Saturday, July 30, 2016

Beating The Tourist Tax Deadline

The deadline for registering accommodation for the charging of the tourist tax is this Sunday (31 July). Earlier this week the tax agency reported that there was a total of 3,036 establishments of varying types that had been registered. Among these were 2,022 properties classified as legitimate holiday rentals. This regulated supply is reckoned to amount to some 8,000 properties, to which can be added the estimated 120,000 places (as opposed to actual properties) that are available from the unregulated supply.

The tax agency said that it expected there to be a rush of registrations in order to meet the deadline. If so, then this is going to have to be one hell of a rush. (The total number of establishments had, by yesterday, risen to just over 6,000.) In addition to villas, etc. not on the register, the number of various types of hotel that had been registered is surprisingly low. These are principally interior or rural hotels. If the deadline is not complied with, fines of 400 euros kick in.

The tax agency and the tourism ministry now say that they are willing to extend the deadline in certain instances. The federation of tourist holiday stays in Mallorca (meaning private accommodation for holiday rent) met with the government to seek an extension. It argued, among other things, that many of these properties belong to people from rural areas, such as elderly farmers, who are totally unfamiliar with the internet and for whom digital registration would be complicated if not impossible.

The thing is, though, how does the tax agency (or anyone else) distinguish between individuals who are internet savvy and those who are not? The deadline seems to in any event be too short, but this typifies the rushed way in which the tourist tax has been implemented without all the practicalities and logistics having been clearly thought through and been taken account of. The government seems desperate to ensure that it can exact as much revenue as it can from the third quarter of the year (which started on 1 July, the date of the introduction of the tax), but extending the deadline to, say, the end of August wouldn't necessarily prejudice anticipated revenues. The charging of the tax dates from 1 July, regardless of when a property is actually registered.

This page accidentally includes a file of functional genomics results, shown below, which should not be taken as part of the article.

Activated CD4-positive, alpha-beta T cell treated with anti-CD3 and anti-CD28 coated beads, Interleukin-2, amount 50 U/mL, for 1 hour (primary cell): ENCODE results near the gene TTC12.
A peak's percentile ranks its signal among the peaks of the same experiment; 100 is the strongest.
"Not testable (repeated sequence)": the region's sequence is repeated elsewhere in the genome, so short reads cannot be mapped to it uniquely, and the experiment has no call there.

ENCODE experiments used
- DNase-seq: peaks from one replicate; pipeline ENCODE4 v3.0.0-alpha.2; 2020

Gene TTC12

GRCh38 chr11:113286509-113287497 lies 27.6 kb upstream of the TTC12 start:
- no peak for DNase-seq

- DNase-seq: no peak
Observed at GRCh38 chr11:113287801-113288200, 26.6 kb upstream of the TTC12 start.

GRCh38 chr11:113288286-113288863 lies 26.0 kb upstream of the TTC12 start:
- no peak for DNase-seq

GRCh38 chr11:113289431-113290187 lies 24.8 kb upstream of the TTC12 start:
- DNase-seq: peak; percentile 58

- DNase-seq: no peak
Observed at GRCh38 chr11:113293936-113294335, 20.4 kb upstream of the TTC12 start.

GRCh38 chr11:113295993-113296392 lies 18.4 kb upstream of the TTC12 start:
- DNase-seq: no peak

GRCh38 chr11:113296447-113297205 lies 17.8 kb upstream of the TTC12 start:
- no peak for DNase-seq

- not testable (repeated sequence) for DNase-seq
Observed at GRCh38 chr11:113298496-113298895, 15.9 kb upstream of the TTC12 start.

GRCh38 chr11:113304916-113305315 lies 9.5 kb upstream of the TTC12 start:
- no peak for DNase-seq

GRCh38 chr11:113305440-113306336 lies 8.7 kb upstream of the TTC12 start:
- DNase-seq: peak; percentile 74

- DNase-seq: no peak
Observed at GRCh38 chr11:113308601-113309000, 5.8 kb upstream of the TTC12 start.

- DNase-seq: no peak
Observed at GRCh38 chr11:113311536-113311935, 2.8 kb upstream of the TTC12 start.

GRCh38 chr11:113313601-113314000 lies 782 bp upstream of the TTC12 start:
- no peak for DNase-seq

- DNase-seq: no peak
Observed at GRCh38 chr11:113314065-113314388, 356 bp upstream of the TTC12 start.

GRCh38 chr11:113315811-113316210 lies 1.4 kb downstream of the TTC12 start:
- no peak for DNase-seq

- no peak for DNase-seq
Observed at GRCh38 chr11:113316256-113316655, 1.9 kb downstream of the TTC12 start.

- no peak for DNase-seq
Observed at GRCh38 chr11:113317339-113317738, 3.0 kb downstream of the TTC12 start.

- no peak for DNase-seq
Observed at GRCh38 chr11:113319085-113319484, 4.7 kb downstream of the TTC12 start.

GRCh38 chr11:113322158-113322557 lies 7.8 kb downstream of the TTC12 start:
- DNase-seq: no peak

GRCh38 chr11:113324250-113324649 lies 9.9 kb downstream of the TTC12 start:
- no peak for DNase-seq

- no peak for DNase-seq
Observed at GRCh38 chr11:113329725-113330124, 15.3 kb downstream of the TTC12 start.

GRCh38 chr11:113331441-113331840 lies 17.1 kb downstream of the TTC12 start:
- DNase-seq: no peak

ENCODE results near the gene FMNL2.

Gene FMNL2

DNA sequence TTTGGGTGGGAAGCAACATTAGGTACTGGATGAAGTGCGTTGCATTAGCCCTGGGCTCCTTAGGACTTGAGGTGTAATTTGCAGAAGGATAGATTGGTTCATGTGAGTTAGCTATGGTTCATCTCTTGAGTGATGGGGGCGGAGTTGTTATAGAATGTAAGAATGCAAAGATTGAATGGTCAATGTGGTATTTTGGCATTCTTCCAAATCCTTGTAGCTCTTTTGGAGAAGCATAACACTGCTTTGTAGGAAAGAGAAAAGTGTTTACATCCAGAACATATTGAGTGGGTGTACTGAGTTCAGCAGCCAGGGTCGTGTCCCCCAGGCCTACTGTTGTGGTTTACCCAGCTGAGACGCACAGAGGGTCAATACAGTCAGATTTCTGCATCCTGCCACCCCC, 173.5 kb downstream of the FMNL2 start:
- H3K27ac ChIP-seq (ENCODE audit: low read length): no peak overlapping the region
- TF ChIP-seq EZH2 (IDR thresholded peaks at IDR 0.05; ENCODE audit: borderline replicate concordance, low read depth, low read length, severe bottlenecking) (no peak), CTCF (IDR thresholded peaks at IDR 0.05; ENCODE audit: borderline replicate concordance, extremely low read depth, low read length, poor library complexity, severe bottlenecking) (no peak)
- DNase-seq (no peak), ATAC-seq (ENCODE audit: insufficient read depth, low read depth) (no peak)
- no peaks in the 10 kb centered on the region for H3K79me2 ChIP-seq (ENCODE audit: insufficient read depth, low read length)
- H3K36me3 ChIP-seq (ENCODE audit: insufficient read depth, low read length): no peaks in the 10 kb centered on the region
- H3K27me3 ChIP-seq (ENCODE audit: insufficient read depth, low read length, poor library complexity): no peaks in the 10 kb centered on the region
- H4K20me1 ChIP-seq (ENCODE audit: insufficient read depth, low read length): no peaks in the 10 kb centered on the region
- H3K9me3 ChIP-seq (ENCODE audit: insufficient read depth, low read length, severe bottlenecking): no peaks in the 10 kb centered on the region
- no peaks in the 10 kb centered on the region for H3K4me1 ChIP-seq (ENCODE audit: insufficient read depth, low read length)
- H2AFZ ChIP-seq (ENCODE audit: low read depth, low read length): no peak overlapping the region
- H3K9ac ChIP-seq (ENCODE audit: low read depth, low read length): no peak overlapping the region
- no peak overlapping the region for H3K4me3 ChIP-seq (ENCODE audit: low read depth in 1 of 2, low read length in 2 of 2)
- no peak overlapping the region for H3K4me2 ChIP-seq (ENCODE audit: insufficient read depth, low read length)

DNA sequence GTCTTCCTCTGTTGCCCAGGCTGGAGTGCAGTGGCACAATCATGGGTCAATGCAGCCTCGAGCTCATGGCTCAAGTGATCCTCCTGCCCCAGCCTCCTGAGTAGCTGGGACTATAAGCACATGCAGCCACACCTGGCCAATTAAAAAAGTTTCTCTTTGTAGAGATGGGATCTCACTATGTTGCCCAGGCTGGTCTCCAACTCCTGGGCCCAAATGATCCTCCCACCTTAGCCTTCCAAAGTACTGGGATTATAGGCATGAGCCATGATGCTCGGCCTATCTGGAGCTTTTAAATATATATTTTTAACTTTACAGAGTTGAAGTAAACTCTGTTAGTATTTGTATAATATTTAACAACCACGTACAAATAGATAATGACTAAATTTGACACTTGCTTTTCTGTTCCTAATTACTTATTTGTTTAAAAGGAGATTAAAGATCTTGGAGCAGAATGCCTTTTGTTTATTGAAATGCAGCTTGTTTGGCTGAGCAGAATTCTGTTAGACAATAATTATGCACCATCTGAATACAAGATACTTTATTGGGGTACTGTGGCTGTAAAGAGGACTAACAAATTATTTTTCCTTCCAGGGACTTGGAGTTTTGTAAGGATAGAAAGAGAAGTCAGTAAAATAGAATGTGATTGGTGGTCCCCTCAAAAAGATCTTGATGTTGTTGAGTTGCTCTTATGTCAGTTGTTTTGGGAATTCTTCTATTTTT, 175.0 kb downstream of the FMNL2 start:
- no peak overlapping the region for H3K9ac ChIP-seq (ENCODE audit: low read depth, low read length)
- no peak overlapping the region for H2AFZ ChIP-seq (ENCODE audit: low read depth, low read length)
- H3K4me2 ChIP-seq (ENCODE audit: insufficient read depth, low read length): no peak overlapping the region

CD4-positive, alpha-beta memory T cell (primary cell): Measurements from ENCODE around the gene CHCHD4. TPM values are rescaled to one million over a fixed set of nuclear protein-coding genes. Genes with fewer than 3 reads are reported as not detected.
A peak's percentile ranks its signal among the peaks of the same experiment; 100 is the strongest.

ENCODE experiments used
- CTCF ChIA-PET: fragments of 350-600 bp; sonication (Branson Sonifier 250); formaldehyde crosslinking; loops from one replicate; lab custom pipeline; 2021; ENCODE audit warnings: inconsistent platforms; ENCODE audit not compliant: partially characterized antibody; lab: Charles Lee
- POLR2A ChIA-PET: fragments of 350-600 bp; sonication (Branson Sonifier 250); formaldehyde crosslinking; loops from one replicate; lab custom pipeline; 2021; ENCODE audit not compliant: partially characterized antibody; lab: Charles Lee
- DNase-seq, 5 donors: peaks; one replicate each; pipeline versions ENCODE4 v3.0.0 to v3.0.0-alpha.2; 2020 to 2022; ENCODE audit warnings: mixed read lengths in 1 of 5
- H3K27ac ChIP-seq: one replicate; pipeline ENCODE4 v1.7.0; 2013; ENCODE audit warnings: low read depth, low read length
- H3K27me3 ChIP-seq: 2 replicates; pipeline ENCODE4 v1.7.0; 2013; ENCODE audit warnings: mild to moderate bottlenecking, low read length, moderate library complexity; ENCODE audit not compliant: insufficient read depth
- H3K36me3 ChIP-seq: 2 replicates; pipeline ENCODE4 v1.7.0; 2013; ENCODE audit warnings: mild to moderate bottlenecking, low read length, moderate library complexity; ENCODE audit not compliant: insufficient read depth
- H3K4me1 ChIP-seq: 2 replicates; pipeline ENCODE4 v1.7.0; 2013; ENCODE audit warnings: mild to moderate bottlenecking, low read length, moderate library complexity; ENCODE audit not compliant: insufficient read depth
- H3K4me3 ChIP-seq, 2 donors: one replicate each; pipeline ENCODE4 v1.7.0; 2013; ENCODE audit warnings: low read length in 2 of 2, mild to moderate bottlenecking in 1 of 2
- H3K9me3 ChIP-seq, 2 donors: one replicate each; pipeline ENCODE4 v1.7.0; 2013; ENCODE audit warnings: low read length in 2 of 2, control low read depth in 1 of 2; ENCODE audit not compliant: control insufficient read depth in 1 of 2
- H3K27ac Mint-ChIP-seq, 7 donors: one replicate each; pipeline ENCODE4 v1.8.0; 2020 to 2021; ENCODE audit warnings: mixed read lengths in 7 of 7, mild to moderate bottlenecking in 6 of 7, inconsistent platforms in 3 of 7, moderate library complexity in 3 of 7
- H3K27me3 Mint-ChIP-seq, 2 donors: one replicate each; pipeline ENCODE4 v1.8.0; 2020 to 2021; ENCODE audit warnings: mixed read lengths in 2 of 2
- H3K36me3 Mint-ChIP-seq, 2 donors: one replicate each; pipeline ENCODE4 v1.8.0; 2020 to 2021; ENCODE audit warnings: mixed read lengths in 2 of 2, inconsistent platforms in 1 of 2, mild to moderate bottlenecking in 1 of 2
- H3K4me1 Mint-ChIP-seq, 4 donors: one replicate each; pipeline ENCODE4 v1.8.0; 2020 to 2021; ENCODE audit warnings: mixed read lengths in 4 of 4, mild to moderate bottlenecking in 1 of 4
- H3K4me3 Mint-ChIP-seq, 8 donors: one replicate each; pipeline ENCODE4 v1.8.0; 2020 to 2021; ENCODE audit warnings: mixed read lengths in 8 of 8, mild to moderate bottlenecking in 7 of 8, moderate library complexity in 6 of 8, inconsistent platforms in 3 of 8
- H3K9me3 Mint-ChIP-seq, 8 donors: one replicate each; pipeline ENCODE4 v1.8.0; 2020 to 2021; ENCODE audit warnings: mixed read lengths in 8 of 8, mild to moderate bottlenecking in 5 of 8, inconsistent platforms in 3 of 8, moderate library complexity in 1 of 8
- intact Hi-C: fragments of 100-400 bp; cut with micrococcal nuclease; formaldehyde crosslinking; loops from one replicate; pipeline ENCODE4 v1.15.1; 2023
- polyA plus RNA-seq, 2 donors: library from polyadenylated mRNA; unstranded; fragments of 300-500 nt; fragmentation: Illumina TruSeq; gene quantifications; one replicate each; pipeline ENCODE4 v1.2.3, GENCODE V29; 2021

For some of these owners, who rent out perfectly legitimately and have been doing so for years, it is said that they are being confronted with embarrassing situations of having to request tax payment from guests who have been renting their properties year after year; they're like old friends. From next year they will simply be able to add the charge with the booking. It might increase the price, but it will be easier and will mean that the embarrassment is avoided. It is evident, though, that owners are preferring not to have to ask for the tax and so are paying for it out of their own pockets. Similarly, there are villa agencies doing the same. This is for a different reason: the sheer awkwardness of the logistics of collection.

The tax should never have been introduced mid-season and at such short notice - remember that there were only three months between final approval by parliament and its introduction. But no, the government was desperate and it has created complications it could easily have avoided.

Coming to all those unregulated properties, as we know (because the government has been telling us) there is a huge supply of mostly apartments slipping under the regulatory radar. There unquestionably is a large supply, owners having been seduced by the promise of riches from short-term tourist tenants. But I understand that something of a re-think is occurring. It's one thing making more out of tourists, it's quite another looking after the properties and maintaining and preparing them for quick turnarounds of occupants.

I know of cases where owners have decided to go back to renting out long-term instead. This may carry with it the rights afforded to tenants under law and it may also mean less total income, but it is also considerably less aggravation. Plus, and even for the unregulated supply, there is the threat of being found out and clobbered for the tourist tax as well as any other tax (and so also fine).

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